where \(E_{x,z}\) is the expected value over real and fake instances, x is the input image, and z is the random noise. This trains the generator G to create artificial images which are supposed to fool the discriminator. An L1 loss is also combined with this GAN loss for more stable training. An Adam optimizer49 with a learning rate of 0.0002 was used to train the generator and the batch size was set to 2. Input SLIM images were downsampled to 512X512 to fit the GPU memory.

The semantic segmentation was performed in multiple steps as shown schematically in Fig. 3. The EfficientDet model50 was used for localization and classification of different WBC classes. A U-Net was used to generate binary segmentation maps of WBC cells. The localizations and binary maps were combined to generate semantic segmentation maps through a process described below. The same test images were used in these steps also. The training and validation data were split randomly 5 times, and with each trained model the localization, classification and segmentation was performed with the same set of testing images. The detailed descriptions of these steps are given below.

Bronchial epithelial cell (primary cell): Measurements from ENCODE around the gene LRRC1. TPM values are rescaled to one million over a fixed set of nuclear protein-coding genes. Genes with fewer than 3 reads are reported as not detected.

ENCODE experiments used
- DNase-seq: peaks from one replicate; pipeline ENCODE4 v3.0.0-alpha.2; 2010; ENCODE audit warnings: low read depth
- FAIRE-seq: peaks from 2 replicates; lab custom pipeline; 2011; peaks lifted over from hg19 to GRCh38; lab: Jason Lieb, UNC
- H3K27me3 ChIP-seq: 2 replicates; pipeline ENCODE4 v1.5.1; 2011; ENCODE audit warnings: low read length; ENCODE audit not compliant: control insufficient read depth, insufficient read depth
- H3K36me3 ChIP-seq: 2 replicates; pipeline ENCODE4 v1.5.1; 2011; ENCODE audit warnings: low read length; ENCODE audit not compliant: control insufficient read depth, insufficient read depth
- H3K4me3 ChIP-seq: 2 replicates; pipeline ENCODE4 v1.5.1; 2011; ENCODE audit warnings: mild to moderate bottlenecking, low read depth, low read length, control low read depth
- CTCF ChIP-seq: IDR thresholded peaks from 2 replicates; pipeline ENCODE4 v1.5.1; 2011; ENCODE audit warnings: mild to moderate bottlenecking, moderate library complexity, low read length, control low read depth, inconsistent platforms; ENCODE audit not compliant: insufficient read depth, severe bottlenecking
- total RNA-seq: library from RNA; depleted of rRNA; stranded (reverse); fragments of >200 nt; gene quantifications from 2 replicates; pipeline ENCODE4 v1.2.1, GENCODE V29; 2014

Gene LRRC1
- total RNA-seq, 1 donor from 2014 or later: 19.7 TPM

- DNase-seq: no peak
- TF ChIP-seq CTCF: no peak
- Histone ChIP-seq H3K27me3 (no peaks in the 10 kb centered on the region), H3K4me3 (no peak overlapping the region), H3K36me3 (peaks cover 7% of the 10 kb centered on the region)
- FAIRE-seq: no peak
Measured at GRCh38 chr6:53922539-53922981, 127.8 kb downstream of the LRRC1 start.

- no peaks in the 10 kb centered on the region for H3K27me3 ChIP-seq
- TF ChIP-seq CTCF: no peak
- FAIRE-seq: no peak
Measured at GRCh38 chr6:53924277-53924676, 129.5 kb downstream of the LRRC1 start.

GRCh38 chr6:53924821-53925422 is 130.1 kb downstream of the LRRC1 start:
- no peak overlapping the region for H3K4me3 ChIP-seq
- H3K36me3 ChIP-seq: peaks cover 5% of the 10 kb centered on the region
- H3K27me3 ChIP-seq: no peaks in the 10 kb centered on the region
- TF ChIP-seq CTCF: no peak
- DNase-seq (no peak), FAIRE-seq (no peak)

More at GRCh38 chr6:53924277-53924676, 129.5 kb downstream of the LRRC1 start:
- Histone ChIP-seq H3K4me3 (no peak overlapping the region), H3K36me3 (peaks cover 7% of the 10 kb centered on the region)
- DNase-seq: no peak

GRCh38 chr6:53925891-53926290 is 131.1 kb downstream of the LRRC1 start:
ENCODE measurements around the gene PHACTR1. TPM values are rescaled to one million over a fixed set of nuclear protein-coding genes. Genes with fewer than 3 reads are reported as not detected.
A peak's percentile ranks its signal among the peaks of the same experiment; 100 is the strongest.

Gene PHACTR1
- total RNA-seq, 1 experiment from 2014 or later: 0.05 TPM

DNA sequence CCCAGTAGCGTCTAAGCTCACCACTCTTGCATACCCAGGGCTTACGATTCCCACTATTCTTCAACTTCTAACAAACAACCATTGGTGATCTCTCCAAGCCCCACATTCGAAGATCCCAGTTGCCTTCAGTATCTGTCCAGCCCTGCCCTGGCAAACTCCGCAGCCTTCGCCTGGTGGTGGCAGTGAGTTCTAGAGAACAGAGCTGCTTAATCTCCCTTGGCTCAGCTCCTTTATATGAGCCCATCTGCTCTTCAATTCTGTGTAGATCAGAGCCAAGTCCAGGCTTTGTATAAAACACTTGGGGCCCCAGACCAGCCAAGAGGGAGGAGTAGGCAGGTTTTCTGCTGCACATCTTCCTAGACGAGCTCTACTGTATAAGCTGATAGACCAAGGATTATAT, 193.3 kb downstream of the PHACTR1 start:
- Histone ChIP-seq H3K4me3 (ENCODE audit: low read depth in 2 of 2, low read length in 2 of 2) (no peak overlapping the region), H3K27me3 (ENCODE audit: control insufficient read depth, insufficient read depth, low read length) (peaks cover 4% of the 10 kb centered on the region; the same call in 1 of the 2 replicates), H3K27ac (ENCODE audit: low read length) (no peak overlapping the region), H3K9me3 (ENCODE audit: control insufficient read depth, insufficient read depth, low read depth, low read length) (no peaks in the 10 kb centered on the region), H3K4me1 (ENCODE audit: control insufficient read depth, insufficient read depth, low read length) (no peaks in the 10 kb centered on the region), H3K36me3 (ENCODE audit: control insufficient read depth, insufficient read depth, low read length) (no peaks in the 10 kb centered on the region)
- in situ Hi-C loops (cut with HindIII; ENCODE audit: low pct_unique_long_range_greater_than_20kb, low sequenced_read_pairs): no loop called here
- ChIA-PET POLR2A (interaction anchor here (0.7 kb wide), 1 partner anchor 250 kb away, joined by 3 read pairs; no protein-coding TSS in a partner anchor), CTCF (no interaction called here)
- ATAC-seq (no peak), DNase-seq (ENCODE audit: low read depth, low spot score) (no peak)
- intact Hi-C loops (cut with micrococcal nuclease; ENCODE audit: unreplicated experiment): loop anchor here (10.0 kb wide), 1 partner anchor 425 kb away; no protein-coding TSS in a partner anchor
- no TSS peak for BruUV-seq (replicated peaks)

Figure 3
figure 3

Image processing. (A) The procedure for analyzing WBCs begins with an image-to-image translation with pix2pix from SLIM to brightfield. (B) The translated image is then trained with EfficientDet to locate and classify all cell types, (C) in parallel with a U-net that produces binary masks of the WBCs. (D) Finally, combining both networks enables the semantic segmentation of different WBCs in each frame.

Localization and classification of WBCs

The localization and classification of white blood cells were performed by a state-of-the-art deep learning-based object detection model, EfficientDet50. The EfficientDet model took an image as input and predicted localization-bounding boxes with associated WBC class labels. An example of a rectangular label is shown in Fig. S1A. In Fig. 3, a generic schematic is shown where the input of the EfficientDet model is a translated brightfield image. In this study, the architecture of the EfficientDet was specified as EfficientDet-D0. It uses EfficientNet-B0 as the backbone network for feature extraction. The weights of EfficientNet-B0 in the EfficientDet model were initialized with an EfficientNet-B0 that was pre-trained on the ImageNet dataset51 for an image classification task. The whole EfficientDet network was subsequently fine-tuned by use of the translated images in the training set. In the fine-tuning process, the EfficientDet was trained by minimizing a compound focal and smooth L1 loss that measures the classification errors and bounding box prediction errors, respectively50. The loss function was minimized with an Adam optimizer49 with a batch size of 8. The learning rate was set to \({5\times 10}^{-5}\), which was determined based on the network performance on the validation set. The network training was stopped if the mean average precision (mAP) of validation set did not increase for 10 consecutive epochs. The EfficientDet network weights that yielded the highest validation mAP during the training process were selected to establish the final EfficientDet model.